Ambulances getting wireless technology

Published 12:00 am Thursday, December 22, 2011

By Karissa Minn
SALISBURY — When every second counts in an emergency, Rowan County is using wireless technology to speed up and improve its medical response.
The communication system, which was installed about two years ago, turns the county’s 11 ambulances and a few other vehicles into mobile hotspots.
Rowan County Emergency Services can now send life-saving information to hospitals, find a patient’s medical history and set up wireless Internet access points from anywhere in the county.
The onBoard system was developed by In Motion Technology, a mobile data communications company based in New Westminster, British Columbia, Canada.
T.J. Brown, a Rowan County paramedic, said the system helps make EMS response more efficient at all stages of a call.
When the call first comes in, the address and complaint is immediately sent to an ambulance’s computer aided dispatch system.
Paramedics used to have to wait for some information to be faxed, Brown said.
“We can look at the call history and see if we’ve been out at a residence before… and we may be able to see that they’ve been really sick recently,” he said. “Once we get a patient’s name, we can search through the Internet with a secure connection, and it pulls up medical history, medications and allergies for that patient.”
Before the ambulance gets to the hospital, it can transmit patient information directly to Rowan Regional Medical Center, which has installed compatible software on its computers.
For example, if medical personnel think a patient is having a heart attack, they can take a 12-Lead EKG — a diagnostic tool for the heart — and send it directly to the emergency room’s cardiologist.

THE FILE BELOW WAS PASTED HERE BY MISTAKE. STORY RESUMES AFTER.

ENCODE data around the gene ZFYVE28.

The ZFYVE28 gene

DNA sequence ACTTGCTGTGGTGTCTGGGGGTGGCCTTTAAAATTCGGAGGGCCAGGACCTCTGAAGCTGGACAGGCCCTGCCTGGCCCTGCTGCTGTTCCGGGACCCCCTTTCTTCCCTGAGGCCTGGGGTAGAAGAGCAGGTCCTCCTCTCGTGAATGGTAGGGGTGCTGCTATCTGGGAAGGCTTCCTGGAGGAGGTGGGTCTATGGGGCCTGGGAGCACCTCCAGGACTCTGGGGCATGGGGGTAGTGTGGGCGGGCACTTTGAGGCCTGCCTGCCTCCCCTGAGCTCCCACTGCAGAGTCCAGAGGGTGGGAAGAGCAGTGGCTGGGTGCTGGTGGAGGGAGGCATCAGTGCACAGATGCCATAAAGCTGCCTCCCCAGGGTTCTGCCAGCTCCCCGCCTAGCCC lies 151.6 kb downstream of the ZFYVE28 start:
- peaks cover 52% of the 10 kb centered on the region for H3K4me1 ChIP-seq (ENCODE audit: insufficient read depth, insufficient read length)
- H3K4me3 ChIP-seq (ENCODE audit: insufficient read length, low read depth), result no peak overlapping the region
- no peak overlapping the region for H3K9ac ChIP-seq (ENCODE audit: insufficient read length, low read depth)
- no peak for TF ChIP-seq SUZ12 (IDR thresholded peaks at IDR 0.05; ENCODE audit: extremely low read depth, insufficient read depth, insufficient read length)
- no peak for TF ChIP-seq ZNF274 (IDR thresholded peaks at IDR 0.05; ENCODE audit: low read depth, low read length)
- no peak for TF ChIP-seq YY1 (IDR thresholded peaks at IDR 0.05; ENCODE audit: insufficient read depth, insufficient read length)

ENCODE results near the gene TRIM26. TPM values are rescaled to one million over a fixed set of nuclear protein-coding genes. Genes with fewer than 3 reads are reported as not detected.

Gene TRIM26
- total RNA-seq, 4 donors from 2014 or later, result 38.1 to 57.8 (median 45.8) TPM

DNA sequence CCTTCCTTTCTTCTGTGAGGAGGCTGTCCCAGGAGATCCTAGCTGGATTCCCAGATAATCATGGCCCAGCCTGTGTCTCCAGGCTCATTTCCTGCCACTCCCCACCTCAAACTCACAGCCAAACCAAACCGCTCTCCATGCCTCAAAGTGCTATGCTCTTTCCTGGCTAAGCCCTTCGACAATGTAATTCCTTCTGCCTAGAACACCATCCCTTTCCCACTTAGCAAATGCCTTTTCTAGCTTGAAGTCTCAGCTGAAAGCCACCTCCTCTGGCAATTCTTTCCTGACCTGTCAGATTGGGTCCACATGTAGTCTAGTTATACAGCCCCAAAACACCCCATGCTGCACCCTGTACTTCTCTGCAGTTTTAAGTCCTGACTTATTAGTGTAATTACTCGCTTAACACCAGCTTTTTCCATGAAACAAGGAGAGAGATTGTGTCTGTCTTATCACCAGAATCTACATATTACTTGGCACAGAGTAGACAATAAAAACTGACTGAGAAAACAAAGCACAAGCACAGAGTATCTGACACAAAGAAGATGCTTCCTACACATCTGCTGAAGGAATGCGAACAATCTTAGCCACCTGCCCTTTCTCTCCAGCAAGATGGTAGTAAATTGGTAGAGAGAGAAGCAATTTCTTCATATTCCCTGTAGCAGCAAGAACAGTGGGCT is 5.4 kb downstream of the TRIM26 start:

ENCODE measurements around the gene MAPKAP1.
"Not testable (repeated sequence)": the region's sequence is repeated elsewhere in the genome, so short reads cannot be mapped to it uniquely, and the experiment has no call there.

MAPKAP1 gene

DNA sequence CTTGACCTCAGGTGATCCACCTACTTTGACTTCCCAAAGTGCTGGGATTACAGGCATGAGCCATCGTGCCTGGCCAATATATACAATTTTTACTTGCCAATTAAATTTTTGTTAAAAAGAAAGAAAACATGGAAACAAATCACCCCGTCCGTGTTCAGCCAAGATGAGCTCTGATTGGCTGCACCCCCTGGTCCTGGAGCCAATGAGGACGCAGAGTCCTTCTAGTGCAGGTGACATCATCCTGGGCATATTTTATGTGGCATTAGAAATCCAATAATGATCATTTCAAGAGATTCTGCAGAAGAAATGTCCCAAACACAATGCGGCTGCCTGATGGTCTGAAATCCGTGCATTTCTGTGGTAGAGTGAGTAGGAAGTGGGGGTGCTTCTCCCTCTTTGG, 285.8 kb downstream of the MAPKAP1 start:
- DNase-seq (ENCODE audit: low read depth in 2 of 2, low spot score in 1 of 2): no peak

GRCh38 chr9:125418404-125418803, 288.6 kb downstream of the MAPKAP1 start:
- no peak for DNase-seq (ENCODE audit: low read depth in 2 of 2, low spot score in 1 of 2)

Doctors then can prepare the catheterization lab, or cath lab, ahead of time and get ready to treat the patient. This saves critical minutes, which can help save lives, Brown said.
“Before, we would have to go to the hospital, and then the hospital would have to run their EKG and decide ‘Yes, this is a heart attack. We need to bring a cardiologist in,’ “ he said. “Now, that notification is made before we even leave the scene.”
After a call, EMS personnel can send the medical report to hospital doctors from the ambulance, even if they are out responding to back-to-back calls.
Before the new wireless technology was installed, Brown said, paramedics had to wait until they got back to a station to finish their reports.
The device installed in each vehicle is called the onBoard Mobile Gateway, according to a press release from In Motion Technology. A dashboard called the onBoard Mobility Manager lets the county analyze information from Gateways in the field.
Each vehicle’s GPS-calculated location, direction and speed is sent to the Mobility Manager. This helps the county dispatch the closest vehicle to the scene of an emergency.
Emergency Services Director Frank Thomason said the county’s emergency management and fire division also use the Gateway for wireless Internet access.
“When one of our vehicles pulls up on the scene of an event, that vehicle then becomes mobile hotspot,” he said. “If other agencies or personnel are there with computers that need access to the Internet, they can actually use this gateway to gain access.”
This also acts as a back-up communication method for the county’s 911 center, Thomason said.
“It gives us a lot of versatility and capability out in the field,” he said.
Contact reporter Karissa Minn at 704-797-4222.
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